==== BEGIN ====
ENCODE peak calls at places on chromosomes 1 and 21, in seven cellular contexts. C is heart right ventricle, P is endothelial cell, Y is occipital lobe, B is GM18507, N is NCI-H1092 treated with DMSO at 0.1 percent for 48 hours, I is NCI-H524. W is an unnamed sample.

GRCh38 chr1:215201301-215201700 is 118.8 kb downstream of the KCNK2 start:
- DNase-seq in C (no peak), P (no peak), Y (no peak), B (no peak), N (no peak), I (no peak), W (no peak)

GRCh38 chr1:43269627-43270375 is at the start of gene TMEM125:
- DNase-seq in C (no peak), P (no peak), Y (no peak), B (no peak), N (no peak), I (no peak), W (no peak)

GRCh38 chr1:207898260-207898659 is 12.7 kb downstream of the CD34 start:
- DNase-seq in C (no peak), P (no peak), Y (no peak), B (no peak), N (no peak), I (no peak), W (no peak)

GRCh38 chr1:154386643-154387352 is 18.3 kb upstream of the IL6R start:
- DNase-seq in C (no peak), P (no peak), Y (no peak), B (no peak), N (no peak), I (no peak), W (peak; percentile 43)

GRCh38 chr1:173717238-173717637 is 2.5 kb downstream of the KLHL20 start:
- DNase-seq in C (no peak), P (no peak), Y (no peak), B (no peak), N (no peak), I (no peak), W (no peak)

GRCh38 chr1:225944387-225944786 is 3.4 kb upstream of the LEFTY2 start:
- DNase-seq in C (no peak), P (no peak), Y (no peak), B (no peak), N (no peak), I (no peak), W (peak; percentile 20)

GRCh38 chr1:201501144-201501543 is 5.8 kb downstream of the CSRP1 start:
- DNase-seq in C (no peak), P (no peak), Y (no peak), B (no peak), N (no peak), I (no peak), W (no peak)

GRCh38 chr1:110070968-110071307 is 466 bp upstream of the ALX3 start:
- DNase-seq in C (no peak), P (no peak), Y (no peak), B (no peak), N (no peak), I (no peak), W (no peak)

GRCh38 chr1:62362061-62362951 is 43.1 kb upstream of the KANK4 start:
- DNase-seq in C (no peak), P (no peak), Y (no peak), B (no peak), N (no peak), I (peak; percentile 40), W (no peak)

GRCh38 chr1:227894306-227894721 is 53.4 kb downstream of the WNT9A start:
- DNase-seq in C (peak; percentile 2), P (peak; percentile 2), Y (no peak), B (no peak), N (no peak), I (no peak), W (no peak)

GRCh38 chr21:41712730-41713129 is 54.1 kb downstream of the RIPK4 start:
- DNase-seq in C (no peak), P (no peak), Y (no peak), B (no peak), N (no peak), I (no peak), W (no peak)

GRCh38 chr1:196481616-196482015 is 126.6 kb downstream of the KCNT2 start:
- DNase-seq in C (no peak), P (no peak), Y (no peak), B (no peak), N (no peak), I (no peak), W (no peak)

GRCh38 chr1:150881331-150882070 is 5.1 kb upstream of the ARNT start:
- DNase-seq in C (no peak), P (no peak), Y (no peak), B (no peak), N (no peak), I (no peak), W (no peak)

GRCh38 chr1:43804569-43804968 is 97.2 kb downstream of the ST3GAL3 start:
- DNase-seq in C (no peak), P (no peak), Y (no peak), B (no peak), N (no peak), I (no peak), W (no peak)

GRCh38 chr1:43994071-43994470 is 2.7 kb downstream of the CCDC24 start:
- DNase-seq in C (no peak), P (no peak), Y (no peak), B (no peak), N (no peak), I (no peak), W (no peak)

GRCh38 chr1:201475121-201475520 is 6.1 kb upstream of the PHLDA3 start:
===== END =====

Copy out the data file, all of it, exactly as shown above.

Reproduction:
ENCODE peak calls at places on chromosomes 1 and 21, in seven cellular contexts. C is heart right ventricle, P is endothelial cell, Y is occipital lobe, B is GM18507, N is NCI-H1092 treated with DMSO at 0.1 percent for 48 hours, I is NCI-H524. W is an unnamed sample.

GRCh38 chr1:215201301-215201700 is 118.8 kb downstream of the KCNK2 start:
- DNase-seq in C (no peak), P (no peak), Y (no peak), B (no peak), N (no peak), I (no peak), W (no peak)

GRCh38 chr1:43269627-43270375 is at the start of gene TMEM125:
- DNase-seq in C (no peak), P (no peak), Y (no peak), B (no peak), N (no peak), I (no peak), W (no peak)

GRCh38 chr1:207898260-207898659 is 12.7 kb downstream of the CD34 start:
- DNase-seq in C (no peak), P (no peak), Y (no peak), B (no peak), N (no peak), I (no peak), W (no peak)

GRCh38 chr1:154386643-154387352 is 18.3 kb upstream of the IL6R start:
- DNase-seq in C (no peak), P (no peak), Y (no peak), B (no peak), N (no peak), I (no peak), W (peak; percentile 43)

GRCh38 chr1:173717238-173717637 is 2.5 kb downstream of the KLHL20 start:
- DNase-seq in C (no peak), P (no peak), Y (no peak), B (no peak), N (no peak), I (no peak), W (no peak)

GRCh38 chr1:225944387-225944786 is 3.4 kb upstream of the LEFTY2 start:
- DNase-seq in C (no peak), P (no peak), Y (no peak), B (no peak), N (no peak), I (no peak), W (peak; percentile 20)

GRCh38 chr1:201501144-201501543 is 5.8 kb downstream of the CSRP1 start:
- DNase-seq in C (no peak), P (no peak), Y (no peak), B (no peak), N (no peak), I (no peak), W (no peak)

GRCh38 chr1:110070968-110071307 is 466 bp upstream of the ALX3 start:
- DNase-seq in C (no peak), P (no peak), Y (no peak), B (no peak), N (no peak), I (no peak), W (no peak)

GRCh38 chr1:62362061-62362951 is 43.1 kb upstream of the KANK4 start:
- DNase-seq in C (no peak), P (no peak), Y (no peak), B (no peak), N (no peak), I (peak; percentile 40), W (no peak)

GRCh38 chr1:227894306-227894721 is 53.4 kb downstream of the WNT9A start:
- DNase-seq in C (peak; percentile 2), P (peak; percentile 2), Y (no peak), B (no peak), N (no peak), I (no peak), W (no peak)

GRCh38 chr21:41712730-41713129 is 54.1 kb downstream of the RIPK4 start:
- DNase-seq in C (no peak), P (no peak), Y (no peak), B (no peak), N (no peak), I (no peak), W (no peak)

GRCh38 chr1:196481616-196482015 is 126.6 kb downstream of the KCNT2 start:
- DNase-seq in C (no peak), P (no peak), Y (no peak), B (no peak), N (no peak), I (no peak), W (no peak)

GRCh38 chr1:150881331-150882070 is 5.1 kb upstream of the ARNT start:
- DNase-seq in C (no peak), P (no peak), Y (no peak), B (no peak), N (no peak), I (no peak), W (no peak)

GRCh38 chr1:43804569-43804968 is 97.2 kb downstream of the ST3GAL3 start:
- DNase-seq in C (no peak), P (no peak), Y (no peak), B (no peak), N (no peak), I (no peak), W (no peak)

GRCh38 chr1:43994071-43994470 is 2.7 kb downstream of the CCDC24 start:
- DNase-seq in C (no peak), P (no peak), Y (no peak), B (no peak), N (no peak), I (no peak), W (no peak)

GRCh38 chr1:201475121-201475520 is 6.1 kb upstream of the PHLDA3 start: